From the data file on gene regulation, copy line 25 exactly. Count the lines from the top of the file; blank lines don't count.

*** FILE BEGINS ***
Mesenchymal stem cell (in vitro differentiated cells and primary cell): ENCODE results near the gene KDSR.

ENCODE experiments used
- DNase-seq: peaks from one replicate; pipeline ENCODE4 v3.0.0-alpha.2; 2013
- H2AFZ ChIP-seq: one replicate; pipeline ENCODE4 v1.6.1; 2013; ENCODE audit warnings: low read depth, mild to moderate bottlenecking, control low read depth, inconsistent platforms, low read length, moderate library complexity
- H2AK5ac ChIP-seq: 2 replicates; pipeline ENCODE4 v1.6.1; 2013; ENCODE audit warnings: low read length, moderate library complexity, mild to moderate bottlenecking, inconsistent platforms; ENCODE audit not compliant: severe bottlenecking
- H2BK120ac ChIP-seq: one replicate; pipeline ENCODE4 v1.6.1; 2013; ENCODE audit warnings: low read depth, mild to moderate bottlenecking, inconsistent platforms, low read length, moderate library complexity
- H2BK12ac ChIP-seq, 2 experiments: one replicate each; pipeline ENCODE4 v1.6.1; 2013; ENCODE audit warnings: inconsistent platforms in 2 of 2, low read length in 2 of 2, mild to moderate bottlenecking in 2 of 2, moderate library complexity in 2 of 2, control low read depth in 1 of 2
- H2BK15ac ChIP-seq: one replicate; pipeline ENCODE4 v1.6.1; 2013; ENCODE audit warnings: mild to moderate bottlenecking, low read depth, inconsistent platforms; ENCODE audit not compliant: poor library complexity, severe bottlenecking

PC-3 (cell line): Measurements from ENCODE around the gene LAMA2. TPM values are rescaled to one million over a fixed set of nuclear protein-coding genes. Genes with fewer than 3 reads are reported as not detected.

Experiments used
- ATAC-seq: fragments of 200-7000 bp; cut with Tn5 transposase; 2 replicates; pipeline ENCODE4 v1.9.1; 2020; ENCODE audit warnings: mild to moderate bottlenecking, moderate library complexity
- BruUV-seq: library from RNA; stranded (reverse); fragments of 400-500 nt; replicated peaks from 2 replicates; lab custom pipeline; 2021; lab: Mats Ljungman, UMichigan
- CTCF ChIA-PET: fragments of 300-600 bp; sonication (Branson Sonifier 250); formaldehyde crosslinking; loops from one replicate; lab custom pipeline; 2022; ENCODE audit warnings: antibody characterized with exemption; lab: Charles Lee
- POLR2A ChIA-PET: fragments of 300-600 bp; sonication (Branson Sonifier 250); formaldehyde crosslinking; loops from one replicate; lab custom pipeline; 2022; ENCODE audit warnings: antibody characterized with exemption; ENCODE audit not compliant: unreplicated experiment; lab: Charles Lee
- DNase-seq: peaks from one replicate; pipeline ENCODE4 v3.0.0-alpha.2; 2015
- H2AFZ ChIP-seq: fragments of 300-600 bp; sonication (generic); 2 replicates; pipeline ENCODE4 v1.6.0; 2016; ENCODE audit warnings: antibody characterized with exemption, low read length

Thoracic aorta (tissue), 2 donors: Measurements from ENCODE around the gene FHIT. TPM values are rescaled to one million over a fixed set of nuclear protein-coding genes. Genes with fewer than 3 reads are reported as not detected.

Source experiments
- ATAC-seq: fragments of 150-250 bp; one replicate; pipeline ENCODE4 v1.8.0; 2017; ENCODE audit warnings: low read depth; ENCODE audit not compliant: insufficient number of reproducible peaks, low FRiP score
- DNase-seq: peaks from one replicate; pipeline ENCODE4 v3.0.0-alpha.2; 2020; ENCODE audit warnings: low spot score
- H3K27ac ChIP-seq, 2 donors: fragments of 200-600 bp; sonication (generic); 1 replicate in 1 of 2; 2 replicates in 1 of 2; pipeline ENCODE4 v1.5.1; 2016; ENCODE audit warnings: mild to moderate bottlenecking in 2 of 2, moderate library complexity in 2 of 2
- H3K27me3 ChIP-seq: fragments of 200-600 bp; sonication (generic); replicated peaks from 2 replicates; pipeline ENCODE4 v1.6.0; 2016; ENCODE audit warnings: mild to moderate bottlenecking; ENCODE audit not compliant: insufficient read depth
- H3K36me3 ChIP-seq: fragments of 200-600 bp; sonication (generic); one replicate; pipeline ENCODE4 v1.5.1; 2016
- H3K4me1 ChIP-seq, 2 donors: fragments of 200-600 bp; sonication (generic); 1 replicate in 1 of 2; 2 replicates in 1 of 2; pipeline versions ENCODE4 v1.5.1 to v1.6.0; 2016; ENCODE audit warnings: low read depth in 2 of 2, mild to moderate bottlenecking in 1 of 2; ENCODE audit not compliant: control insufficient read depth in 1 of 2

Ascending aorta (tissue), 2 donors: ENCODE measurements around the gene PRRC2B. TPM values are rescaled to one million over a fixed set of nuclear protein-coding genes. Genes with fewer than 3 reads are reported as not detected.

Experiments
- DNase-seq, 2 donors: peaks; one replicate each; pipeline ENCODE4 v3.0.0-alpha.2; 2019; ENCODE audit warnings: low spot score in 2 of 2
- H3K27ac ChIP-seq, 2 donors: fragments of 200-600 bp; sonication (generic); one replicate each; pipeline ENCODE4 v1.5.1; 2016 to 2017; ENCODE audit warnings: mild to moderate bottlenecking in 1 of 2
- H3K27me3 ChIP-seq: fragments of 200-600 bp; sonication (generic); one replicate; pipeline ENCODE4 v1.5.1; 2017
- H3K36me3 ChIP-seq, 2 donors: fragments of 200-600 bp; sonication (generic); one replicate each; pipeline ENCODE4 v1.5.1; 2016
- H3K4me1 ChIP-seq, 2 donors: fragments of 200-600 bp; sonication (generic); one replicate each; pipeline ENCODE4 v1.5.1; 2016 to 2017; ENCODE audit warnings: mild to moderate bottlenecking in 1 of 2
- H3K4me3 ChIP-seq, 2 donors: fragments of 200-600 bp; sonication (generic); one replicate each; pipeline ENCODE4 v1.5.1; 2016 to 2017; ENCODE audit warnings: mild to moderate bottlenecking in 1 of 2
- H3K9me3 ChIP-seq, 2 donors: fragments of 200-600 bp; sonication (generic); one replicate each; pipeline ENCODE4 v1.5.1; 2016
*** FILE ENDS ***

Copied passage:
Ascending aorta (tissue), 2 donors: ENCODE measurements around the gene PRRC2B. TPM values are rescaled to one million over a fixed set of nuclear protein-coding genes. Genes with fewer than 3 reads are reported as not detected.